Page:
: the activity or work of writing books, poems, stories, etc.

: the way that you use written words to express your ideas or opinions

: books, poems, essays, letters, etc.

Full Definition of WRITING

:  the act or process of one who writes: as
a :  the act or art of forming visible letters or characters; specifically :  handwriting 1
b :  the act or practice of literary or musical composition
:  something written: as
a :  letters or characters that serve as visible signs of ideas, words, or symbols
b :  a letter, note, or notice used to communicate or record
c :  a written composition
d :  inscription
:  a style or form of composition
:  the occupation of a writer; especially :  the profession of authorship
writing on the wall

Examples of WRITING

  1. Writing usually isn't a lucrative career, but it has been very fulfilling for me.
  2. He teaches creative writing at the university.
  3. Few people nowadays care about the art of letter writing.
  4. The novel's plot is okay, but the writing is horrible.
  5. I asked a friend to critique my writing.
  6. Her essay was a wonderful piece of writing.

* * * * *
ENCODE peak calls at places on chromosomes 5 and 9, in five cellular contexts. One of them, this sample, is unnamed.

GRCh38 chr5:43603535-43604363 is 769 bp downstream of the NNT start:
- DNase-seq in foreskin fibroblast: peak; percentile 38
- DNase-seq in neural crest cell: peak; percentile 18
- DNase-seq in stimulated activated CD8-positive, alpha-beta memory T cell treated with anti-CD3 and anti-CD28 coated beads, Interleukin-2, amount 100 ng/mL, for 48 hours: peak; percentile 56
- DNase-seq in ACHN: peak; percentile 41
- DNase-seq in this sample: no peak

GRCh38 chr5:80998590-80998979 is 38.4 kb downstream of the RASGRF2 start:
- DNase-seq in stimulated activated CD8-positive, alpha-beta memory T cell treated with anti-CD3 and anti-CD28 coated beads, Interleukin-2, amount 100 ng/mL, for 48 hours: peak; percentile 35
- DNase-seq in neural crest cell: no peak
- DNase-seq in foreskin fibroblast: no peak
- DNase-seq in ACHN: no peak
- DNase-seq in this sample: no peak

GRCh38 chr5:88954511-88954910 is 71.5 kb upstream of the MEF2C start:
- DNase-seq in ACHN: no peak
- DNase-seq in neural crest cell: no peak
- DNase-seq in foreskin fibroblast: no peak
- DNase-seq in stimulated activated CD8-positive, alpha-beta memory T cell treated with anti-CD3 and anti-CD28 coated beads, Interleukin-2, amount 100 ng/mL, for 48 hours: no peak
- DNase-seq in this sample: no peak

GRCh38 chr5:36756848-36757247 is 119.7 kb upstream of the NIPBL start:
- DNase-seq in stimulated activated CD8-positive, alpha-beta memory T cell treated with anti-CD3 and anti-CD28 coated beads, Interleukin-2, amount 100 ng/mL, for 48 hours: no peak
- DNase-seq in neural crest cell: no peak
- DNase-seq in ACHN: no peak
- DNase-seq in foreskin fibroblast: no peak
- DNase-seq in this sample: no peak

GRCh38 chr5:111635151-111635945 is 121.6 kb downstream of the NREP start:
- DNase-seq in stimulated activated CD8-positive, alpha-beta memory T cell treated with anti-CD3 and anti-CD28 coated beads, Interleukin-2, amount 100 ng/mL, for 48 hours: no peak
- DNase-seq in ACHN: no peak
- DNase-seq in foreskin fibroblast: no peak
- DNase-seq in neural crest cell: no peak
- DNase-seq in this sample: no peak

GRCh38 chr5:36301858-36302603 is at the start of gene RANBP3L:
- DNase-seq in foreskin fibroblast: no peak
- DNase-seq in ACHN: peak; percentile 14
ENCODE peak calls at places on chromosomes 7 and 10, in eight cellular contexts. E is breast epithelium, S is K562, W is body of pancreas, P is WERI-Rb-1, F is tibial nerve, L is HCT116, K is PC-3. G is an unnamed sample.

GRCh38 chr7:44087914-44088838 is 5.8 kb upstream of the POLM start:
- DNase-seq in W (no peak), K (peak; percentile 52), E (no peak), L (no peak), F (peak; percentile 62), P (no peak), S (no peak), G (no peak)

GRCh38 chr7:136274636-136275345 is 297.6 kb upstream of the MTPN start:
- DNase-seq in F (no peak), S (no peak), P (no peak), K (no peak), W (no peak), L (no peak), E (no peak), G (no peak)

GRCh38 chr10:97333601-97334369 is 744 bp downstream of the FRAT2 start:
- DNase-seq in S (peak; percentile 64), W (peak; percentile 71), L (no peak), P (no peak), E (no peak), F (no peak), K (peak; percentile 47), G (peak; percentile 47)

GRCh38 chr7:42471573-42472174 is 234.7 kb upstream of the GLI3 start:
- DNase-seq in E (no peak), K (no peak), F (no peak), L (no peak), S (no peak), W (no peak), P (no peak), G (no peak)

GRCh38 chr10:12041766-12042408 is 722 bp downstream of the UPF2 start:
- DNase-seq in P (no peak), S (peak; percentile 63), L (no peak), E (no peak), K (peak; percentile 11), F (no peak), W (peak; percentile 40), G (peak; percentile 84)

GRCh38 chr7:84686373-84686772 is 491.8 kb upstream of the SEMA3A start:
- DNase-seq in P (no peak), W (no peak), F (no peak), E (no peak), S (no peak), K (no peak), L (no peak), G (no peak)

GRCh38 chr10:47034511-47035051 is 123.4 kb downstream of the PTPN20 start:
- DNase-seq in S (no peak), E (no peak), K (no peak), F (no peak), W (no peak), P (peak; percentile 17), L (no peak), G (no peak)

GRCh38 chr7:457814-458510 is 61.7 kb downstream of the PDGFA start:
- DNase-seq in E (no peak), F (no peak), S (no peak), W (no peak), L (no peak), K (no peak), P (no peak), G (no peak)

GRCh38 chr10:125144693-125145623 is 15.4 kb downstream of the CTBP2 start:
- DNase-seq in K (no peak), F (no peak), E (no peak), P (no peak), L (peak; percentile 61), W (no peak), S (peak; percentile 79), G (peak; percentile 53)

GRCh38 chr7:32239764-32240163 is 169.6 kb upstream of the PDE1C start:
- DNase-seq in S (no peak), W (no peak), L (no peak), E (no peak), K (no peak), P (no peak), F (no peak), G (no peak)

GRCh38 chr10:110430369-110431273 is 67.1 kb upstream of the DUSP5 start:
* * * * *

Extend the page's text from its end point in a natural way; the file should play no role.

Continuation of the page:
7. She has a unique writing style.
  8. Much of the best Japanese writing has not been translated into English.
  9. the writings of Benjamin Franklin
  10. a book of selected writings on moral philosophy

First Known Use of WRITING

13th century

Other Literature Terms

apophasis, bathos, bildungsroman, bowdlerize, caesura, coda, doggerel, euphemism, poesy, prosody

Rhymes with WRITING


noun    (Concise Encyclopedia)

System of human visual communication using signs or symbols associated by convention with units of language—meanings or sounds—and recorded on materials such as paper, stone, or clay. Its precursor was pictography. Logography, in which symbols stand for individual words, typically develops from pictography. Logography requires thousands of symbols for all possible words and names. In phonographic systems, the symbol associated with a word also stands for similar- or identical-sounding words. Phonographic systems may evolve to the point where symbols represent syllables, constituting a syllabary. An alphabet provides symbols for all the consonants and vowels.


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